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Did Telltale Change the Role of the Stranger Before Ep 5?

posted by Saracenar on - last edited - Viewed by 518 users

I've just been replaying the game, and it is fairly apparent that the stranger, as he sounds on the radio, is being played up as some insane stalker psycho, clearly evident by the sound of his voice.

Yes, I'm sure they probably hadn't yet cast Anthony Lam when they were making Long Road Ahead, but he sounds really different (creepy, and with some kind of accent) on the radio (at times, sometimes he sounds kind of normal, but still not how he does when we meet him).

When you meet him, his voice sounds quite normal (noticeably different if you compare it to ep 3). Maybe Telltale tried to fool us into thinking he wasn't as crazy as he sounded. I don't think the radio was distorting his voice either.

Could they have had more sinister plans for the Stranger, and changed him at the last minute? It could be a reason why the episode is shorter than the rest (I am also aware that the shortness could be to make things seem more desperate, represent the situation, etc).

Thoughts?

13 Comments - Linear Discussion: Classic Style
  • Actor Anthony Lam
    Roger Jackson (Radio)

    This is what is says on the Wiki. So they were two different people voicing him which is why he sounded different. So either first guy quit, or they might have been planning something but changed it up last minute, they have changed stuff up last min a few time through out the game.

  • the choice on the radio sounded more psycho like "the joker" and the voice in the marsh house sounded like just some usual guy, nothing special.

  • @ZeroShoot said: the choice on the radio sounded more psycho like "the joker" and the voice in the marsh house sounded like just some usual guy, nothing special.

    Exactly, that's why I'm curious. It seemed like they were building him up to be something of a creepy guy, and he just doesn't sound like that in person, until he starts talking to his wife, of course. But still different.

    I dunno. I'm kind of hoping someone from Telltale will chime in like they did when they talked about how plans changed for episode 2.

  • They probably just wanted to mess with us. It was easier to picture killing or torturing some evil, creepy, scumbag kidnapper than it is to do the same to a grieving father, who's family you may or may not have had a part in destroying and driving him to his actions.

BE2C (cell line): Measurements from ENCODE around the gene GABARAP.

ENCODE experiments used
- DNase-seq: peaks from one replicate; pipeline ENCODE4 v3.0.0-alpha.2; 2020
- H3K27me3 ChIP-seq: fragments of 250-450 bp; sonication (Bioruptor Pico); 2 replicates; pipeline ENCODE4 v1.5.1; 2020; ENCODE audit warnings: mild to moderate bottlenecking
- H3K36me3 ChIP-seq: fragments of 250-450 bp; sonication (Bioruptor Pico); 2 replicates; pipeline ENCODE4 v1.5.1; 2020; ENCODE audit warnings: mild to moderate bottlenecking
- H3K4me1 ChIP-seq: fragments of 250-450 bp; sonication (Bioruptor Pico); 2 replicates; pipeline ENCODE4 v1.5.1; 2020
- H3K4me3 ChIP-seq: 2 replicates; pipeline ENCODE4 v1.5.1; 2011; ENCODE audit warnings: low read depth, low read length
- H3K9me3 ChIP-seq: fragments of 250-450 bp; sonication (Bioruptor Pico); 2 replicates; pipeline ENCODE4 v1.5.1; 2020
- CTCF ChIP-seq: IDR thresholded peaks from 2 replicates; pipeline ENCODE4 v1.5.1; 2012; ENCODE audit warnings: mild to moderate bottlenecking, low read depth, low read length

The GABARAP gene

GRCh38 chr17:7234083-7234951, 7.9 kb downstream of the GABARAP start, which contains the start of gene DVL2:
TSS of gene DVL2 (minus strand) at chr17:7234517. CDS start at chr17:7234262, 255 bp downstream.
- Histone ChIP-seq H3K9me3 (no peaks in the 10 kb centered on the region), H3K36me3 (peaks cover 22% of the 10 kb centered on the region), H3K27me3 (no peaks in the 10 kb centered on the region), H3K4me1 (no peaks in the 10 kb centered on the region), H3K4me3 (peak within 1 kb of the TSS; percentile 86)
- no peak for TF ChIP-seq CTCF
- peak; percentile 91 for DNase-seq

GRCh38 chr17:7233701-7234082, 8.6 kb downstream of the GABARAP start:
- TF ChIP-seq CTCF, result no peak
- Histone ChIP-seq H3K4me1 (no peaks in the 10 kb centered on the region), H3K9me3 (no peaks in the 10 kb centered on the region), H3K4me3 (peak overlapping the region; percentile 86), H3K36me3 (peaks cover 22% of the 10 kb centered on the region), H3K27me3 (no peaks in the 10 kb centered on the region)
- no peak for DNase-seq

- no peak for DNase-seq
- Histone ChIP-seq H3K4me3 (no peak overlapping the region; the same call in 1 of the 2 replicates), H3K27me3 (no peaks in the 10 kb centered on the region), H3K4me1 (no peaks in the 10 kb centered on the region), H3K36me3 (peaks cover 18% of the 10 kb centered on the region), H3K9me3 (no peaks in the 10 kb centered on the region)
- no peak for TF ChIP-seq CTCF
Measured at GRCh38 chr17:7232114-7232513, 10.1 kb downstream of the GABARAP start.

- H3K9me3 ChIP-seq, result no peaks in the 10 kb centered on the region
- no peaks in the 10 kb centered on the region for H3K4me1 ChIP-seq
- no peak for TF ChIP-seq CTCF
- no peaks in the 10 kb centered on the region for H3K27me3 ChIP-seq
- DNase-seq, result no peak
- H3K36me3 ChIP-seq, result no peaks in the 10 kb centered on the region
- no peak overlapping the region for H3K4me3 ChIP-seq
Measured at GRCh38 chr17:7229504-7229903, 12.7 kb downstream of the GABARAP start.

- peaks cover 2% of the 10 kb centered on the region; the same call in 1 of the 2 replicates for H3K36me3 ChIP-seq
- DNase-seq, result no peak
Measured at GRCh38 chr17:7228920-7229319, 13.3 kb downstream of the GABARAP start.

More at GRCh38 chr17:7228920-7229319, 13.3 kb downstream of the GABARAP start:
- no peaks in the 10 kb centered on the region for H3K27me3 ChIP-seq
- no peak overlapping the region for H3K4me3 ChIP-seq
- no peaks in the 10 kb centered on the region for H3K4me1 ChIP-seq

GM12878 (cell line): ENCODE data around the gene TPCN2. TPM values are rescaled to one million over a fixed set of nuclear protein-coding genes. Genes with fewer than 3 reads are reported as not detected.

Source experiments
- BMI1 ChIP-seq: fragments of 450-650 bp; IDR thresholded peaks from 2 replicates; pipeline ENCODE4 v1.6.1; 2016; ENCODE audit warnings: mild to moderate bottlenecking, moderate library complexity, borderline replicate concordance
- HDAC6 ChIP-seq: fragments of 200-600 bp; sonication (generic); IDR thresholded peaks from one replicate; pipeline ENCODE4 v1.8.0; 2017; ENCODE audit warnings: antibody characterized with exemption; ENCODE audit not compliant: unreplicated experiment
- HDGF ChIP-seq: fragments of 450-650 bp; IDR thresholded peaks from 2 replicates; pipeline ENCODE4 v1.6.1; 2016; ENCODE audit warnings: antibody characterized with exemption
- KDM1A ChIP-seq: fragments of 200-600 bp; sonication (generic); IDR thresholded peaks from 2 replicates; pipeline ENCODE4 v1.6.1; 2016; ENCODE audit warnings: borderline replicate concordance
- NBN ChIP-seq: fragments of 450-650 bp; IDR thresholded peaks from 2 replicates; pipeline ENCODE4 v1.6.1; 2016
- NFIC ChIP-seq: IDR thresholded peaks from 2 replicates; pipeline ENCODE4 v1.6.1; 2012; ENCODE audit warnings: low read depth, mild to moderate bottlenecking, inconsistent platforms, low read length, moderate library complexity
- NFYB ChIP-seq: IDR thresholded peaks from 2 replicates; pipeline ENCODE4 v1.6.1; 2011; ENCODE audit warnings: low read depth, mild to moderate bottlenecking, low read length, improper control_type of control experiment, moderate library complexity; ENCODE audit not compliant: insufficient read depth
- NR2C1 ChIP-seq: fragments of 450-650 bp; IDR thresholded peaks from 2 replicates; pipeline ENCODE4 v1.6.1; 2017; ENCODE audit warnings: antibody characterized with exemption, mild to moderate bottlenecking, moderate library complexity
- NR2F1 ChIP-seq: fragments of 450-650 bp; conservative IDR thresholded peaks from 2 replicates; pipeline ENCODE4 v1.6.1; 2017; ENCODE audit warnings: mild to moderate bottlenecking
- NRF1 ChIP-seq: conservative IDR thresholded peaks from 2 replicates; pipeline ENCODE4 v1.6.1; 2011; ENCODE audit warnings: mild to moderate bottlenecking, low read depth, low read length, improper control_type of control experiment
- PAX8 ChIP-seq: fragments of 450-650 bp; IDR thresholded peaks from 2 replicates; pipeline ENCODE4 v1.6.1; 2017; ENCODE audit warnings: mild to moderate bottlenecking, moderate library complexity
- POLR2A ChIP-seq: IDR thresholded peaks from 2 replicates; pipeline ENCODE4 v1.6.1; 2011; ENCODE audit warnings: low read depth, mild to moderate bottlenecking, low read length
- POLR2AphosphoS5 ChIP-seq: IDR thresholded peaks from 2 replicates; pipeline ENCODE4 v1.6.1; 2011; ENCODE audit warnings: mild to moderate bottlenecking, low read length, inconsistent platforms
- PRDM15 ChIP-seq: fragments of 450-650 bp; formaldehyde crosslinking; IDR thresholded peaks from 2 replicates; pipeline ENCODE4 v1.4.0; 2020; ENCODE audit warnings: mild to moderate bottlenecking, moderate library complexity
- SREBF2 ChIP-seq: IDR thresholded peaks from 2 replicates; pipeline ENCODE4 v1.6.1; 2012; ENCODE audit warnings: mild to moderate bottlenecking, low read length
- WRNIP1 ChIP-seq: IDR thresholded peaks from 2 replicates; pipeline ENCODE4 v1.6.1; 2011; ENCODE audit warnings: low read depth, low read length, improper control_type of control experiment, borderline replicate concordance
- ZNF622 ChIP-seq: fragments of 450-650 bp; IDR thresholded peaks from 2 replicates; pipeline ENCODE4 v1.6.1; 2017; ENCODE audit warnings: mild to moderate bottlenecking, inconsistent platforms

• I noticed immediately but didn't bother me. I always assumed they recorded the walkie talkie scenes before they decided for a voice actor.

  • Yeah I was confused about that
    I thought when I played the game that he was the leader of Crawford?? Don't ask why just seemed that a guy in charge of a community like that was likely to survive any situation...

  • @dubesor said: I noticed immediately but didn't bother me. I always assumed they recorded the walkie talkie scenes before they decided for a voice actor.

    I'm almost certain that's the case. But that's how it is with a lot of voice actors. Obviously they told Roger Jackson (who also voiced Chuck) to sound creepy (and put on an accent - see his "Clementine's fine" line). He didn't just put that on himself.

    @dubesor said: Yeah I was confused about that
    I thought when I played the game that he was the leader of Crawford?? Don't ask why just seemed that a guy in charge of a community like that was likely to survive any situation...

    Hey! I've been watching your Walking Dead Let's Play. Just watched Around Every Corner today. Good stuff! I'm glad us Australians get to enjoy the game, despite the classification 'issues'.

    C. Oberson was the guy hanging from the bell, who grabbed Ben. He hung himself when Crawford got overtaken by walkers.

  • They saying in The Playing Dead Ep 9 they found the guy who does the voice in Ep 5 at the last minute, so yeah, it is.

  • I think they did it artistically, if not, then it worked for me. They way I see it, Lee is taken aback by the possibility that this guy is and has been talking with Clementine and luring her into a potential threat and pulling her away from him. Thusly, the way Lee perceives the voice on the walkie-talkie is surrounded in presumptions of what this guy is like and what he might do, thus he sounds very sinister over the walkie-talkie. I believe this was an intentional dishonesty from Lee as our narrator in that his fears are allowed to slightly alter the truth. When Lee finally meets The Stranger in Episode Five, both Lee and the player are suddenly faced with something they didn't expect to find: A person. Granted, a damaged and insane person, but a person nonetheless, and in the words of The Stranger, not a monster. It was a very powerful storytelling element and I definitely see why they did it because The Stranger and his entire demeanor caught me totally by surprise. If it wasn't intentional, then you know what I'm just glad it works out that way.

  • That's a very good point, Austin. I hadn't thought of it that way, but I very much like it.

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